At War with Words

At War with Words

At War with Words

At War with Words

Synopsis

As we enter a new era of global conflict involving non-state actors, At War with Words offers a provocative perspective on the role of language in the genesis, conduct and consequence of mass violence. Internationally known contributors provide original data and new insights that illuminate roles of text and talk in creating identities of enemies, justifications for violence, and accompanying propaganda. Incorporating contexts from around the world, this collection's topics range from a radio talk show host's inflammatory rhetoric to the semantic poverty of the lexicon of mass destruction. Edited by a sociolinguist and a political scientist, At War with Words includes chapters by Michael Billig, Paul Chilton, Ruth Wodak and a dozen other prominent linguists and communications scholars.

Excerpt

Michael Billig

At the time of writing, it is commonplace to hear people say that the world has changed since September 11, 2001. After two hijacked planes destroyed the New York World Trade Center, with a loss of life that still has not been fully calculated, this thought has been expressed by pundits on the media and in countless ordinary conversations. It is not clear to speakers exactly how the world might have changed. the details are secondary to the conviction that something altered irreversibly as the world watched those pictures of the doomed planes, the collapsing buildings and the shocked faces on the streets of New York.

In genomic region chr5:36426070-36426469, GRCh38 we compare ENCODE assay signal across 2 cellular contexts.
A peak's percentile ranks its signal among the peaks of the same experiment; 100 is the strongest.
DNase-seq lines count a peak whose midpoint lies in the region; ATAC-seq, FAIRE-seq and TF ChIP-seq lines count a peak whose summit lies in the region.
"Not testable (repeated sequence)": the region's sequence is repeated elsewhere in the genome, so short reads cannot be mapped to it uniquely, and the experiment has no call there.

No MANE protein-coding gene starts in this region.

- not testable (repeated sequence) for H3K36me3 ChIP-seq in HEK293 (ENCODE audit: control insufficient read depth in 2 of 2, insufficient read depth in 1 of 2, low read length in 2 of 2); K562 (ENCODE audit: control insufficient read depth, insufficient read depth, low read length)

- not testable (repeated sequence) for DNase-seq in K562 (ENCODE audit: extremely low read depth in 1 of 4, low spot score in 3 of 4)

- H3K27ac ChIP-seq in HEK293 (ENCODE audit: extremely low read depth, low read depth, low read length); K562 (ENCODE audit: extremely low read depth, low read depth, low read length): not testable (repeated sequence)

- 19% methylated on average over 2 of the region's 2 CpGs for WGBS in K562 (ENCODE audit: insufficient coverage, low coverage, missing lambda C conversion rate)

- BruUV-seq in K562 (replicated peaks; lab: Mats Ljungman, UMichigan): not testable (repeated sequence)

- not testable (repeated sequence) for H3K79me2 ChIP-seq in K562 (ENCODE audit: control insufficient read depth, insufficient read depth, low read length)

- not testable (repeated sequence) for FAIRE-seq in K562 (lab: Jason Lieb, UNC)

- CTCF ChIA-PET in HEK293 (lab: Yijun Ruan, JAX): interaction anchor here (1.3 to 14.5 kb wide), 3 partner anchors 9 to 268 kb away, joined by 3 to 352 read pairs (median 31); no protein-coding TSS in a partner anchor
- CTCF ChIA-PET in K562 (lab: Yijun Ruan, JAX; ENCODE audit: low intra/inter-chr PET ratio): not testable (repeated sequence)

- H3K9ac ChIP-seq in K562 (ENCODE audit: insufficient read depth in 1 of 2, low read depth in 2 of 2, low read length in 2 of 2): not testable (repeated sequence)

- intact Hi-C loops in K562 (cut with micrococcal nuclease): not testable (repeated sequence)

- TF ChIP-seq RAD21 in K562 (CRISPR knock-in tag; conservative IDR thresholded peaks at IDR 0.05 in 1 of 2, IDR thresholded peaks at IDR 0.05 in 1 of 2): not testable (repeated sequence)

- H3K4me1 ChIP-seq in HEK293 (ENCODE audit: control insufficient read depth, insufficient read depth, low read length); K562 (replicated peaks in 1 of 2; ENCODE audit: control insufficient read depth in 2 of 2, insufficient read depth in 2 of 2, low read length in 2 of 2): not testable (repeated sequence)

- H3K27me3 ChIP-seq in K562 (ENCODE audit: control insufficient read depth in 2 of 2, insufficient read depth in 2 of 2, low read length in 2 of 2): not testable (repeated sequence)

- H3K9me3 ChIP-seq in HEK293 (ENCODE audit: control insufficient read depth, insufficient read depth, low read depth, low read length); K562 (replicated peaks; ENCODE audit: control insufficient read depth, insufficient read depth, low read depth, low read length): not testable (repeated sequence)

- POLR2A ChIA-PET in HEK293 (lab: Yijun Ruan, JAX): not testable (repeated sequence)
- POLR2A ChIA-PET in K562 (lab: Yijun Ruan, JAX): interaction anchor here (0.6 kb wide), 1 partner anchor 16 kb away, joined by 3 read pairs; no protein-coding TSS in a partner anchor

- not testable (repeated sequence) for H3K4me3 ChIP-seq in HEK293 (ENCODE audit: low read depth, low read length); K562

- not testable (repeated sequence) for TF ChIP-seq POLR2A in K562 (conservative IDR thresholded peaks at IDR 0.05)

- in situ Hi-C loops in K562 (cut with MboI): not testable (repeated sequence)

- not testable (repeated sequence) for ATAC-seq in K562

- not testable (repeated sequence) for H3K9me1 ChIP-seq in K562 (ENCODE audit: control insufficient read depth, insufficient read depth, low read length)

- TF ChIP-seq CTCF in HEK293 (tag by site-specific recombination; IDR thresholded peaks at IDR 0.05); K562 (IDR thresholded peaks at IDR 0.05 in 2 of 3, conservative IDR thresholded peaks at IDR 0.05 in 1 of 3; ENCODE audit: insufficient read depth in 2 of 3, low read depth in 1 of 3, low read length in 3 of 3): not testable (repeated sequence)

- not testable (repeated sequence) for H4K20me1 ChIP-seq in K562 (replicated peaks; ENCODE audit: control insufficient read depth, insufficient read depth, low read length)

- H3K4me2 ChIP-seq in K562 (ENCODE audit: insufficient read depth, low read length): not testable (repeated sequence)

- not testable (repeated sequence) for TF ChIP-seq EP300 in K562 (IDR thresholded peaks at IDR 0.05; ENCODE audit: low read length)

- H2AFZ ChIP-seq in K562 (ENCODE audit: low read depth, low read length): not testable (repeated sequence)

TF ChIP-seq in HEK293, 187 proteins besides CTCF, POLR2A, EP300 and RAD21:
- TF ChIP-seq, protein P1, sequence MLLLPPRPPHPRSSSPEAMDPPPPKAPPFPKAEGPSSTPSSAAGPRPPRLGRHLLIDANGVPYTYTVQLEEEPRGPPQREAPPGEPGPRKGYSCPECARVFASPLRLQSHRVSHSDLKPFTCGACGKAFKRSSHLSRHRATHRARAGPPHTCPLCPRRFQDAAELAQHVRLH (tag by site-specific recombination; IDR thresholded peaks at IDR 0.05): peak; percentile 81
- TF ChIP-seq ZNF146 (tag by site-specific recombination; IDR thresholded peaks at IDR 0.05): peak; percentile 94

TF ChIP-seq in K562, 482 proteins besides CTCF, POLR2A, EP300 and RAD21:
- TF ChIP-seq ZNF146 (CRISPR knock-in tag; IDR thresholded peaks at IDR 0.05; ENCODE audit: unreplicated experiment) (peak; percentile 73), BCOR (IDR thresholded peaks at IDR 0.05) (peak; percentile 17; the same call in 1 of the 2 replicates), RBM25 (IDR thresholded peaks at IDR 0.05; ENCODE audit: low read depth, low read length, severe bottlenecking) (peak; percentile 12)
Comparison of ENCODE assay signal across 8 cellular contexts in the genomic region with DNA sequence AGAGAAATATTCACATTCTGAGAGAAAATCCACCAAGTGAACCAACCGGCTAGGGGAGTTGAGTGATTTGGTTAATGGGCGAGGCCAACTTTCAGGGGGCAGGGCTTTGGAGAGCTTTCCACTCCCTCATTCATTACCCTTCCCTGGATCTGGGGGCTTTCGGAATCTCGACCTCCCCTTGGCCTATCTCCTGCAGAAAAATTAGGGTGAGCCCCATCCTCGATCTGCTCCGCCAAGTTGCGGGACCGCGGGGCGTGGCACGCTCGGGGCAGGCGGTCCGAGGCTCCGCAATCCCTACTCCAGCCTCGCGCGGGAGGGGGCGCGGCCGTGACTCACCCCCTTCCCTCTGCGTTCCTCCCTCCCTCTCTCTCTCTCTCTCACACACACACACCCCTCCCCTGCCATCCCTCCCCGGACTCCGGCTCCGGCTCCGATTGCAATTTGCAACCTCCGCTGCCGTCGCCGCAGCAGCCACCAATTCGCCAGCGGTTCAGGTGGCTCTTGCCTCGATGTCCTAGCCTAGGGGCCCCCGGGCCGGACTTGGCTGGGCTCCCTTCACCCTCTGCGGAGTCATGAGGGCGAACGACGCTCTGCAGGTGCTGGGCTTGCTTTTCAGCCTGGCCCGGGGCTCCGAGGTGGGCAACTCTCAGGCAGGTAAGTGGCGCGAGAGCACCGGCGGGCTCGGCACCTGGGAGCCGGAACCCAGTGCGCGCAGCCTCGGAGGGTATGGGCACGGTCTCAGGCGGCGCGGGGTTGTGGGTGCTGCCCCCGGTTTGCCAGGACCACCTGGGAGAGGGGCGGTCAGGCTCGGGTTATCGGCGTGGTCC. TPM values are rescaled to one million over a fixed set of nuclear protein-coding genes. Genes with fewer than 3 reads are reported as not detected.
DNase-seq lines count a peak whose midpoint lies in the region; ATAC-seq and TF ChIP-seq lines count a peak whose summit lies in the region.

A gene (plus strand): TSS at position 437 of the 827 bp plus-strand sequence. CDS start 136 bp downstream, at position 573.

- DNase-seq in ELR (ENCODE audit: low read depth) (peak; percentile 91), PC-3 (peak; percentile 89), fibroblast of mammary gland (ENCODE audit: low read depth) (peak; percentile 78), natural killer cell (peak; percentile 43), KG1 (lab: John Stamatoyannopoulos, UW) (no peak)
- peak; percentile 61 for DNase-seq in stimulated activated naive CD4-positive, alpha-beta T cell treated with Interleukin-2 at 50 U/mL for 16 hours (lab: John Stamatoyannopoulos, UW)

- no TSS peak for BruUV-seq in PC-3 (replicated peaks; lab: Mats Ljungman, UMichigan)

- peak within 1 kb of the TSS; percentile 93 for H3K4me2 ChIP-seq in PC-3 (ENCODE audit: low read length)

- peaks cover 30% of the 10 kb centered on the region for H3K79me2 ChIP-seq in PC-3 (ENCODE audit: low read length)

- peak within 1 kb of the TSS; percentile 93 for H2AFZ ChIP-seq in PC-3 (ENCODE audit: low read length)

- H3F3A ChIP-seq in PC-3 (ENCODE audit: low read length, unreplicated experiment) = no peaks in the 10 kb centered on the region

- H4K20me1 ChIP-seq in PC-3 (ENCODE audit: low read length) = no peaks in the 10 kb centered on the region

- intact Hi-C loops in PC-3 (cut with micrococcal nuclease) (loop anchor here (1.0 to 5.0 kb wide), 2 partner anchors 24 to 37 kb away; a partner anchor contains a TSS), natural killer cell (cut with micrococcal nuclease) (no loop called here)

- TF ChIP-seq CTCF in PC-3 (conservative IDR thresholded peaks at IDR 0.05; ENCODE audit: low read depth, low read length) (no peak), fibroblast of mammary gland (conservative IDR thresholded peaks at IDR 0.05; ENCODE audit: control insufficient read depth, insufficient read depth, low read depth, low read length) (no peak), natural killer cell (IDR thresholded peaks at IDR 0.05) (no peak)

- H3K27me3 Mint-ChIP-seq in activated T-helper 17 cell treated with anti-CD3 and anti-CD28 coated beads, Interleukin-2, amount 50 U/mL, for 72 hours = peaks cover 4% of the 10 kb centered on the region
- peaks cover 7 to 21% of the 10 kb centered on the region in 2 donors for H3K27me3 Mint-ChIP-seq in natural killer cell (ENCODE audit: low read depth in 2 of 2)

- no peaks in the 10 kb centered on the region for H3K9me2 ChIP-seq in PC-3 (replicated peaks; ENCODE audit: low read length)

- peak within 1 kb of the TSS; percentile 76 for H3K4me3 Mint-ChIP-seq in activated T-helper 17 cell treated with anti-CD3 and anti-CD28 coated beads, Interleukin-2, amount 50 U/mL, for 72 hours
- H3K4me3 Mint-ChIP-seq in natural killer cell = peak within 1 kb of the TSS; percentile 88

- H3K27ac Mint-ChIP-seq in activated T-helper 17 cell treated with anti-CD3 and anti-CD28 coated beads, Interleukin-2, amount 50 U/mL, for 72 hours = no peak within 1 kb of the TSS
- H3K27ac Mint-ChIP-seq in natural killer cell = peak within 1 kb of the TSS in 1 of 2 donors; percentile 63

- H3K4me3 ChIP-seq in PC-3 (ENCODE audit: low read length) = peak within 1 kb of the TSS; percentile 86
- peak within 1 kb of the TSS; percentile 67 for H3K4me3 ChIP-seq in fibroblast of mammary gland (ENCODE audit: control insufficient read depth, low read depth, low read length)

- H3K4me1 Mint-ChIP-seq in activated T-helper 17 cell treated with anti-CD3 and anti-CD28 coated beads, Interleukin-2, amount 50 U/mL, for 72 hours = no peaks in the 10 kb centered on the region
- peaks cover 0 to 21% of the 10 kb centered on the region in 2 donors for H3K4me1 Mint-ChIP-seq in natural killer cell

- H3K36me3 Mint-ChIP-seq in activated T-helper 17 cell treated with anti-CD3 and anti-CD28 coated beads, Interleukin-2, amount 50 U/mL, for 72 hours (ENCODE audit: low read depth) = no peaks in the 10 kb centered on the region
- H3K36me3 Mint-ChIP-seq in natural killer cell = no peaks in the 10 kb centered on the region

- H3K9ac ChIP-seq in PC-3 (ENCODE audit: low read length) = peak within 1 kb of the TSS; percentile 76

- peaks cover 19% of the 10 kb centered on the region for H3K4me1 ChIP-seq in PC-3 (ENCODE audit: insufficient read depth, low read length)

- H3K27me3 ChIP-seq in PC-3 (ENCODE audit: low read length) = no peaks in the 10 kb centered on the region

Clausewitz’s famous maxim of war being just an extension of politics seemed inappropriate, for the horror of September 11, 2001 appeared to catch normal politics unaware. the regular words of party advantage had little significance in relation to those images of suffering and destruction. This was no time for spin-doctors and image consultants to be “playing politics”, especially in the United States. Nor was party advantage to be sought when American planes, in response, were bombing Afghanistan from the skies and the elite troops were fighting on the ground. There was even a minor rhetorical miracle that illustrated the suspension of political routines. Previously when President Bush spoke, he would appear time and again helplessly lost in mid-sentence, having dispatched out his verbs before securing his end point. Suddenly this did not matter. the politician, elected by a minority of voters after some dodgy business in Florida, was transformed into a national leader, standing above differences of caucus and party.

There are, however, limits to miracles. the gift of fluency cannot be bestowed even to the leader of the “civilized” world. But now, when Bush’s sentences hover at their mid-point, awaiting . . .

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